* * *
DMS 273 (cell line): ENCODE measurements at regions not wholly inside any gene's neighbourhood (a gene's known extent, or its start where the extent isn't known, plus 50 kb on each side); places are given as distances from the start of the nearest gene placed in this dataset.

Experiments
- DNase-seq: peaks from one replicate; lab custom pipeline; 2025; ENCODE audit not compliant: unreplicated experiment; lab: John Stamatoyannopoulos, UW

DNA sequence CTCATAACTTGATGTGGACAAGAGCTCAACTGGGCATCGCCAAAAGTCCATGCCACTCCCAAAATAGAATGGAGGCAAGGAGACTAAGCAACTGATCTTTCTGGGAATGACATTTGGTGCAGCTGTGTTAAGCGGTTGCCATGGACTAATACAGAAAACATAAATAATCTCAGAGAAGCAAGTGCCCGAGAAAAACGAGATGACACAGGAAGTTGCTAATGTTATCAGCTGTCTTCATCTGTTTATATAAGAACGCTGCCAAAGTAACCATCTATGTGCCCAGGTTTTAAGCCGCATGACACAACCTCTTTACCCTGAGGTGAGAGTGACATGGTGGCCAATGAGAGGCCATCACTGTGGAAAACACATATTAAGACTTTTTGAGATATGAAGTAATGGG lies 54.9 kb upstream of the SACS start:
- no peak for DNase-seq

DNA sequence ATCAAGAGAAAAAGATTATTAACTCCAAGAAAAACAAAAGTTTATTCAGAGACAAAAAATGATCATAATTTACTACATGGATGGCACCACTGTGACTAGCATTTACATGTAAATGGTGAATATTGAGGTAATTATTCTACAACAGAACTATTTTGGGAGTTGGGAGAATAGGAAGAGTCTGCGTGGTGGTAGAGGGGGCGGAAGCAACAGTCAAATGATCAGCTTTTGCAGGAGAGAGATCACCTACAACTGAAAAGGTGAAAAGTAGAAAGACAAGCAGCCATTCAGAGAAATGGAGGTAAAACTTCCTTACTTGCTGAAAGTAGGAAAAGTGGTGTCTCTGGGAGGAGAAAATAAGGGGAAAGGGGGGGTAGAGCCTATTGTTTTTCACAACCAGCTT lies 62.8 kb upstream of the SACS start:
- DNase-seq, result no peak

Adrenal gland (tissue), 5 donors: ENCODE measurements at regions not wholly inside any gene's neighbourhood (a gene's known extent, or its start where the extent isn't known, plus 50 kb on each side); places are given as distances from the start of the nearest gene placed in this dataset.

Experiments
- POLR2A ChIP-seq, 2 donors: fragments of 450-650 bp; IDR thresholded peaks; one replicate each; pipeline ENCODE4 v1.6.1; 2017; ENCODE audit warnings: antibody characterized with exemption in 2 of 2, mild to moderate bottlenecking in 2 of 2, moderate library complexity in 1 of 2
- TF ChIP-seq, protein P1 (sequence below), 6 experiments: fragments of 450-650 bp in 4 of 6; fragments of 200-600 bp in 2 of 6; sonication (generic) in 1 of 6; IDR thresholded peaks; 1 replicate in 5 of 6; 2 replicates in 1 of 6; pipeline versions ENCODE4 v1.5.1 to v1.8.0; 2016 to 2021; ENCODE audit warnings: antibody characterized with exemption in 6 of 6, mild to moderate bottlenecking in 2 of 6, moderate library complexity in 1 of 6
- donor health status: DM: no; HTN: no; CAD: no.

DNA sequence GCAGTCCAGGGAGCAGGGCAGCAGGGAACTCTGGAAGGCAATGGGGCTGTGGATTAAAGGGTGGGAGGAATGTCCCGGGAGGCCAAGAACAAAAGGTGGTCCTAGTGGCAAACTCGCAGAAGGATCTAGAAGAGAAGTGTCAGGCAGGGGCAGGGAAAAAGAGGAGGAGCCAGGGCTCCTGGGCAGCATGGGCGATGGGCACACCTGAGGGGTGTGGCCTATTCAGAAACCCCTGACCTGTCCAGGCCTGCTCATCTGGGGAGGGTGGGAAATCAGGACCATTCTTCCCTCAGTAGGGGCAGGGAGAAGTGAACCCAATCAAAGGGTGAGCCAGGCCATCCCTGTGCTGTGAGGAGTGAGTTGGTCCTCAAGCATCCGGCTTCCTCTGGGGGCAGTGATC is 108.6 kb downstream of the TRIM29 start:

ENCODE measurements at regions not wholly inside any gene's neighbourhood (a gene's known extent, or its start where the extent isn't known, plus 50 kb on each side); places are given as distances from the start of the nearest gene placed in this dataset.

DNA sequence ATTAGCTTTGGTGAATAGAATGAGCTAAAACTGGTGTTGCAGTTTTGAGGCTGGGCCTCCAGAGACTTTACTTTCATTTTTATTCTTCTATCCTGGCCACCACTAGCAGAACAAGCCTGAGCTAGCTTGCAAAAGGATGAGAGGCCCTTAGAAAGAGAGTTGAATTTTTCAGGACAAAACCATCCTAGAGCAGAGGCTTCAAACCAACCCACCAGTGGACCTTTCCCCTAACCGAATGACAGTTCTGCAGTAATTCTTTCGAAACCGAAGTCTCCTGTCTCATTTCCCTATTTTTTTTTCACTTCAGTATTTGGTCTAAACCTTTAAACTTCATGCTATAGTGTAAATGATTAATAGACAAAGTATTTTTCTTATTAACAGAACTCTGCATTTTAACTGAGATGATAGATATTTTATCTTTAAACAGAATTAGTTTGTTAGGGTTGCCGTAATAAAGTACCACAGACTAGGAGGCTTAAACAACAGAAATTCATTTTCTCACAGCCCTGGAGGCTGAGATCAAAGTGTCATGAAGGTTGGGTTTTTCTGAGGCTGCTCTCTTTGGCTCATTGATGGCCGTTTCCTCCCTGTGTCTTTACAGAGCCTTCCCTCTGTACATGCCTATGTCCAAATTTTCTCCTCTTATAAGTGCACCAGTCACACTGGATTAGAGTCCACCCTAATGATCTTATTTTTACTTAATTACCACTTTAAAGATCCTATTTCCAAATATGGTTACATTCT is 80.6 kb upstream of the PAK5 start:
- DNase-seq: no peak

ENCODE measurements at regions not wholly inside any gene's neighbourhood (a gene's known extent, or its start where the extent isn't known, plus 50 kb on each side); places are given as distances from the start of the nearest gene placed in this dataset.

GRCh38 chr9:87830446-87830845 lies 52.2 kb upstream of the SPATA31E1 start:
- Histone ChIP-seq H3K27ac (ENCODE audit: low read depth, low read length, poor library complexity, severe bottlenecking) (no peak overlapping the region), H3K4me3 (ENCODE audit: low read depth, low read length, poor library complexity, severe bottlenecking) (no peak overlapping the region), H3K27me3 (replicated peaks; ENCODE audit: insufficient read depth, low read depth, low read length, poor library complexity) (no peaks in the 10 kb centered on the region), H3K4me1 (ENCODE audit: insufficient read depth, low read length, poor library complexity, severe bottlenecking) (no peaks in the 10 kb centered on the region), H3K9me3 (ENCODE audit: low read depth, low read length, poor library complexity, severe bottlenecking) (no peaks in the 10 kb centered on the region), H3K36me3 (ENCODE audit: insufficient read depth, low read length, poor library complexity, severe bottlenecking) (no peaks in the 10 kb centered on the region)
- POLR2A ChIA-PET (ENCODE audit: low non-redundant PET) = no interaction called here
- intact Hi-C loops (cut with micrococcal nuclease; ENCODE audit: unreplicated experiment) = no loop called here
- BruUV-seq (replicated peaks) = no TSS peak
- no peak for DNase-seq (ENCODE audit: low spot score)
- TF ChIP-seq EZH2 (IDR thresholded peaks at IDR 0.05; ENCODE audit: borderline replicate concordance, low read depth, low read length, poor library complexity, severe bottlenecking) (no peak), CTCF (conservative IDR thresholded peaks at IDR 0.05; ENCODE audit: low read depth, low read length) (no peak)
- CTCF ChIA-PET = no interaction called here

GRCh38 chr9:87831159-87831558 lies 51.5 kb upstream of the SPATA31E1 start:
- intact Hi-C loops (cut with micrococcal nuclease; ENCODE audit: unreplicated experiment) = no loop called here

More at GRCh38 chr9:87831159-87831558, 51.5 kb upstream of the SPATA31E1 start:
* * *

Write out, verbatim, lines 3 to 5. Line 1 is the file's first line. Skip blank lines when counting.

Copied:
- DNase-seq: peaks from one replicate; lab custom pipeline; 2025; ENCODE audit not compliant: unreplicated experiment; lab: John Stamatoyannopoulos, UW

DNA sequence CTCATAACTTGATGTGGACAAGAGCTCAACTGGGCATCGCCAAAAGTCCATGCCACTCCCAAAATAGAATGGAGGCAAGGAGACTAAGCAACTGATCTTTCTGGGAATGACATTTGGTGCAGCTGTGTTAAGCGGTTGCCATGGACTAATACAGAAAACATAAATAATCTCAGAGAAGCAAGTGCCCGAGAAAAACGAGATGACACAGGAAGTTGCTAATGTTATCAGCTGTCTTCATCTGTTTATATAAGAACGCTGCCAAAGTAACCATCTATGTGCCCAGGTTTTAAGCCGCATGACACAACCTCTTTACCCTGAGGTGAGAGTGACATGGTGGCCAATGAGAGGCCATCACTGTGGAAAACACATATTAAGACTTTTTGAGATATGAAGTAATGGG lies 54.9 kb upstream of the SACS start:
- no peak for DNase-seq